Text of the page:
Improvements made for ‘Good’ Brandon practice
A Brandon GP surgery which has ‘proactively increased its engagement with patients’ is celebrating a ‘Good’ rating from the Care Quality Commission.
Brandon Medical Practice was given a ‘requires improvement’ by the watchdog in August 2017 and improved after responding to the feedback of their patients and in the categories of safe caring, responsiveness and being well led.
Dr Emmanuel Obiabo, a GP at the practice, said: “All our staff work very hard for our patients so it’s pleasing to have that work recognised.
“We put our patients first and, despite the challenges facing the NHS, are determined to continue to do our very best to support their good health and wellbeing.”
Since the previous inspection the practice had formed a patient participation group to get feedback and improve, from this the surgery had started to open one Saturday morning each month, the report said.
It also commented that the group had taken part in two patient surveys with 99 percent of patients surveyed saying that they felt listened to during their appointment and 98 percent of them felt involved with the care and treatment they received.
The practice is a member of the Suffolk Primary Care (SPC) partnership, which was formed in April 2017, and is a collaboration of 11 GP practices including Combs Ford Surgery and Stowhealth in Stowmarket.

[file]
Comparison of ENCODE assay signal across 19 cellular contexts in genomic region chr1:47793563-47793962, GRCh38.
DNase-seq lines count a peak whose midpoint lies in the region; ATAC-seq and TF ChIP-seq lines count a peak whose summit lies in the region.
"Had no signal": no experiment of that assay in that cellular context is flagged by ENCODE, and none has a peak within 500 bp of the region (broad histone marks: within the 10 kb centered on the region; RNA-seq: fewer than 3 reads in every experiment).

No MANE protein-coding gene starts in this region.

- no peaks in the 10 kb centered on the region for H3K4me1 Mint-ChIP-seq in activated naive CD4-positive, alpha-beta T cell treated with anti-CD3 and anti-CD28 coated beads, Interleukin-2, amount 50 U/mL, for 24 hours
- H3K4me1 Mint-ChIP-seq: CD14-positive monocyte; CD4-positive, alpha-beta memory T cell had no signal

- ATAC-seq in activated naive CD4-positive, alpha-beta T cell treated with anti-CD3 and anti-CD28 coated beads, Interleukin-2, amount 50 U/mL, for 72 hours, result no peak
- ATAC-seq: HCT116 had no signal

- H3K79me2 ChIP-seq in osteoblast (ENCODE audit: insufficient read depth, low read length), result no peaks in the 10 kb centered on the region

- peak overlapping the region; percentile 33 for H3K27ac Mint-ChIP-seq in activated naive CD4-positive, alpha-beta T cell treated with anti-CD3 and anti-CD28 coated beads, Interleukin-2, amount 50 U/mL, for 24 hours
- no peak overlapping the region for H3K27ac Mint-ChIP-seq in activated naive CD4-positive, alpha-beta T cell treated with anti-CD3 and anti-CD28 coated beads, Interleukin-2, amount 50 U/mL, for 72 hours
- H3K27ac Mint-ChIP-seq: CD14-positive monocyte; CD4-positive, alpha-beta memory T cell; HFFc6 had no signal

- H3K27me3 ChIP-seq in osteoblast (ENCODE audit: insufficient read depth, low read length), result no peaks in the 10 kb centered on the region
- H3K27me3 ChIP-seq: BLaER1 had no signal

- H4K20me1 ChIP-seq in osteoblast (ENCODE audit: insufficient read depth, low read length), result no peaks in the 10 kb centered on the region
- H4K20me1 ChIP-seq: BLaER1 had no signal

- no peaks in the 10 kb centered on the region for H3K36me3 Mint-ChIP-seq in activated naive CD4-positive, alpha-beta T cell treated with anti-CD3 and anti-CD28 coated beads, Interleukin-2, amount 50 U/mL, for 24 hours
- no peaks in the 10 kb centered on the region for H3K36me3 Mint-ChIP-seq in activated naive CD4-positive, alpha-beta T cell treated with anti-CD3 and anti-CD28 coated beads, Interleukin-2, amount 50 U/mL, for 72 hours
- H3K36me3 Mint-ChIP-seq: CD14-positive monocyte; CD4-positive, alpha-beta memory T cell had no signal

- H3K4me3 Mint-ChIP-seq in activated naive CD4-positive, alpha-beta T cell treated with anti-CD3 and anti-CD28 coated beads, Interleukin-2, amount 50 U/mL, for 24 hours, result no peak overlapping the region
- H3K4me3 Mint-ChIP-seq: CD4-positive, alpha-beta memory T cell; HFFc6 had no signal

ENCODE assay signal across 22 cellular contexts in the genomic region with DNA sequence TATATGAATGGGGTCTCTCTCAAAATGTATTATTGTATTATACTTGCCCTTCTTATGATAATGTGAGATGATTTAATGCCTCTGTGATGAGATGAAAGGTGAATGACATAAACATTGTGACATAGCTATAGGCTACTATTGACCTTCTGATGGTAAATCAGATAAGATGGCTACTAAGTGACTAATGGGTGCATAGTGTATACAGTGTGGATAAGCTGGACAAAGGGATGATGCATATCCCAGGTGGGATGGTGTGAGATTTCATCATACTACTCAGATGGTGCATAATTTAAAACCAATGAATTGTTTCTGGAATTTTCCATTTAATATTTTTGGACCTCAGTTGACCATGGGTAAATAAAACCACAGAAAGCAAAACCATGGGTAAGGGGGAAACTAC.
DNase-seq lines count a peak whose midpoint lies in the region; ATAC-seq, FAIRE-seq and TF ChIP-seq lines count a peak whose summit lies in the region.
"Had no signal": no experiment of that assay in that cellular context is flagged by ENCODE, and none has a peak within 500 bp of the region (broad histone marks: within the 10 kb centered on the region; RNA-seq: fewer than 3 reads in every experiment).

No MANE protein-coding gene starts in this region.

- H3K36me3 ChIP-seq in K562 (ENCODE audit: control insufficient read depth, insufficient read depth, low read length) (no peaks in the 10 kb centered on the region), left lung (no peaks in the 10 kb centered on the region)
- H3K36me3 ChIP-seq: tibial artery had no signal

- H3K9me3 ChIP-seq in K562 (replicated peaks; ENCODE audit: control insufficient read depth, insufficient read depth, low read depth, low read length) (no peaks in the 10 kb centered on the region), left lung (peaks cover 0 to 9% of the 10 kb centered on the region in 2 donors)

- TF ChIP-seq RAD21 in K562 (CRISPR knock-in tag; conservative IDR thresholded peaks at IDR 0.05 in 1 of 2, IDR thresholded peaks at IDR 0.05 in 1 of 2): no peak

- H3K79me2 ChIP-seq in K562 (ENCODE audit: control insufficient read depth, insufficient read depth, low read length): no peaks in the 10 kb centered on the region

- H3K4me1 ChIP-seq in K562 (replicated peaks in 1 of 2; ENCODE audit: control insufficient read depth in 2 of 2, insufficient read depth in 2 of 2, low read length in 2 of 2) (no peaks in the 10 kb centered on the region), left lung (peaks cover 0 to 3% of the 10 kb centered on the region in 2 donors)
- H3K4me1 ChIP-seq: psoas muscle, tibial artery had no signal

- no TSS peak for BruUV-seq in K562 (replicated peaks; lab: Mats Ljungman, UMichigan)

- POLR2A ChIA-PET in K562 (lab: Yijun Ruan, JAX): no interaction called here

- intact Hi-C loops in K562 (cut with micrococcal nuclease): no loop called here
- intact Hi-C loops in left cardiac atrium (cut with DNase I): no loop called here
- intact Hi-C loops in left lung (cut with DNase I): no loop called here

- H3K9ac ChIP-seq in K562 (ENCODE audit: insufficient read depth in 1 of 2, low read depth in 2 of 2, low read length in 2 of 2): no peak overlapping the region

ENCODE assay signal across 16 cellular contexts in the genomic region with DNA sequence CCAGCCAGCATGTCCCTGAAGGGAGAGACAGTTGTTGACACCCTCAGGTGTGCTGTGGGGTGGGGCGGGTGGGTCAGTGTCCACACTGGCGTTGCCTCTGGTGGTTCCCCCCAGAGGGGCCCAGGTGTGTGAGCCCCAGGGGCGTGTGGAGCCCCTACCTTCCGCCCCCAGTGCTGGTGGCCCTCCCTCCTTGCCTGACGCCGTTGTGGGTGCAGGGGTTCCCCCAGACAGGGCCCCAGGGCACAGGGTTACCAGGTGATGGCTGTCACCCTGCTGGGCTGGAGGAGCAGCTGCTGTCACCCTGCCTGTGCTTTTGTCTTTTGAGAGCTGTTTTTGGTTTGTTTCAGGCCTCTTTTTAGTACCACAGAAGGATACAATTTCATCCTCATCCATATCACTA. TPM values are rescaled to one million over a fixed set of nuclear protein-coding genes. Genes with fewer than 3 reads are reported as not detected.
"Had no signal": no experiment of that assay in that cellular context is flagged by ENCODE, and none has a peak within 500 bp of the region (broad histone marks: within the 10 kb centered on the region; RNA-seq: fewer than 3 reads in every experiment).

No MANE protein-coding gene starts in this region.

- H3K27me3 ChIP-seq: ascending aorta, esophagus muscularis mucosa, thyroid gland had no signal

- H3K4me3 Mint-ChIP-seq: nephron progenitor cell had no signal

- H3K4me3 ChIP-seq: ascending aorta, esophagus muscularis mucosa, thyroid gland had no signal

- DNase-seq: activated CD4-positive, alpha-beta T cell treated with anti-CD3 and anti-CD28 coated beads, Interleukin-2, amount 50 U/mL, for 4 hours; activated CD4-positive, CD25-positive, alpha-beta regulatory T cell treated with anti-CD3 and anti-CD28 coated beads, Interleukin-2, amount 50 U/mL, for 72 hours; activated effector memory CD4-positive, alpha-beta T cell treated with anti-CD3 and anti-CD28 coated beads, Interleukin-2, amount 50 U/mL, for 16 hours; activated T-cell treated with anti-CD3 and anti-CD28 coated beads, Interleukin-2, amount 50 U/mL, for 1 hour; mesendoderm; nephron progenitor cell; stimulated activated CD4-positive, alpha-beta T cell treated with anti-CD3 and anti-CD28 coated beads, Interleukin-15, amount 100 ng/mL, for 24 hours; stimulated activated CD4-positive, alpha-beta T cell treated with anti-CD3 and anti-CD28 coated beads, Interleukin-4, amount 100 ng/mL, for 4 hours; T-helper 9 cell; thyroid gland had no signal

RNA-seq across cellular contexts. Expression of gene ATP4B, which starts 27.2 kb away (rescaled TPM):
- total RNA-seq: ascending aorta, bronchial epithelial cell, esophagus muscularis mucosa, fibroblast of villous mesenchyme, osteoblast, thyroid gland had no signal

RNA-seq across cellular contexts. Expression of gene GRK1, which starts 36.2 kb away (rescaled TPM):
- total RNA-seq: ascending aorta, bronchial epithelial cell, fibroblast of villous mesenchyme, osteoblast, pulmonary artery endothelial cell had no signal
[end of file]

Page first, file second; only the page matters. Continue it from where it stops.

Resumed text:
Dr Nick Rayner, SPC executive chairman, said: “Since we formed last year we have been introducing changes at all our member practices – finding ways to improve services and share best practice so that our patients receive the best possible care.
“It’s great to see that these changes are having a positive effect and we’re delighted that the hard work of everyone involved at Brandon Medical Practice has been recognised by the CQC.”
More than 5,500 patients use the High Street practice and the report said the staff treated its patients with ‘kindness, respect and compassion’ and said the quality of care given to specific population groups including older people, those with poor mental health and young people had improved.
The report also highlighted the skills mix at the practice, including health practitioners, physiotherapists and an emergency care practitioner as well as co-ordinated packages of care for end of life patients and those with long term conditions.